Was doing some testing during my compellent admin training yesterday, and came across some rather interesting behavior.
My IO testing tool of choice is SQLIO and it allows for very quick and easy perfomance baselining for your storage.
It's not SQL specific as the name would suggest, is command line and can easily be adapted to test almost any IO profile.
The best way to test is to ceate a test file larger than the cache on the SAN to ensure that the test is not completely cached.
(Unless of course you want to test cache performance...)
In this instance I created a 10GB file which is significantly bigger than the 3.5GB read cache on the compellent.
I ran my tests but considering that the underlying disks were only 5 x 15K drives, the perfomance was WAY too high. (30K IOPS - would save a lot on SSD's)
In addition, RAID 5 was writing as fast as RAID 10 - so something was fishy...
Having a look at the disk utilisation on the SAN I could see why straight away : the SAN was only storing change data !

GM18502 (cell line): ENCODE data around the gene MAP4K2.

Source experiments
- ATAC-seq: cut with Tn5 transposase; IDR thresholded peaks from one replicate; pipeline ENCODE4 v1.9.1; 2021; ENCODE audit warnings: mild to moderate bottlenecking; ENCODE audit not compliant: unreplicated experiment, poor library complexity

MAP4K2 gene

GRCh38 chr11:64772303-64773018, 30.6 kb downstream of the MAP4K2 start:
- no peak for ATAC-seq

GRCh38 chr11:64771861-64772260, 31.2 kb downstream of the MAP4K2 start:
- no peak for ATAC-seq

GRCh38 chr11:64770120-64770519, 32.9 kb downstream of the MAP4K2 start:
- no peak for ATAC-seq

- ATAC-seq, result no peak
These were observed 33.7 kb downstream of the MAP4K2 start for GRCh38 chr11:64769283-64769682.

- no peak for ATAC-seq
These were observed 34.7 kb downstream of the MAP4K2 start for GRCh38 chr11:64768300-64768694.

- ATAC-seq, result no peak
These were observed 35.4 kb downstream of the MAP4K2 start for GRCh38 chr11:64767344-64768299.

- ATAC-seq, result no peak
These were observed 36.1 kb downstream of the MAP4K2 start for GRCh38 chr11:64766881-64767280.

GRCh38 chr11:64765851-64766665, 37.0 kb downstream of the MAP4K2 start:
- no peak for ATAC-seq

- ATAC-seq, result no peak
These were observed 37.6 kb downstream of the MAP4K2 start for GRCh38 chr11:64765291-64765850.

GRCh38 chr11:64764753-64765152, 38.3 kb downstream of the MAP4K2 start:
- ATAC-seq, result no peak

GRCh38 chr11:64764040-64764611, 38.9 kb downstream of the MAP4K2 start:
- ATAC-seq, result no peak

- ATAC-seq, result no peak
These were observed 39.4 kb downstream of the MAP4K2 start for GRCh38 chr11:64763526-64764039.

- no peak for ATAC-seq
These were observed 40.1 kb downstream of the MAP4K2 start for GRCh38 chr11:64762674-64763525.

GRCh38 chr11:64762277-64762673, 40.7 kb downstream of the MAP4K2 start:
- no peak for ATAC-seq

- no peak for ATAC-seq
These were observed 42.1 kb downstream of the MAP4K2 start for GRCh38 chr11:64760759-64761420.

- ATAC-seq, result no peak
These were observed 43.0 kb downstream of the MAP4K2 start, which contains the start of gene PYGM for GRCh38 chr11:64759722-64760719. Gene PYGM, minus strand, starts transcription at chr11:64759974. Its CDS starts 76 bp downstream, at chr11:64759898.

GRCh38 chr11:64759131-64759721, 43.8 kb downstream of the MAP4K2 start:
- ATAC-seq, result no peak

My 10GB file was using less than 150MB because the rest was filled with 0's and the compellent does not write large blocks of sequential zero's...
|Volume with 10 GB data file...|
As a result my test file was easily fitting into cache - it was basically just metadata, which also explains why R5 and R10 were performing the same - 100% cache hit for both read and write!!
Disabling the cache allowed me to get a bit further but the fantastic thin write technology means that I'm going to have to get creative if I want to continue using SQLIO in future.
So lessons learned (by me) are:
1) When doing testing, always have expectations of what the outcome should be, as a both a sanity check, and to make sure the results are valid.
2) Make sure that your synthetic test works for the platform you are testing!
P.S.Subsequently found a good explanation of how SQLIO works and similar phenomena by Grant Fritchey which would confirm my observations: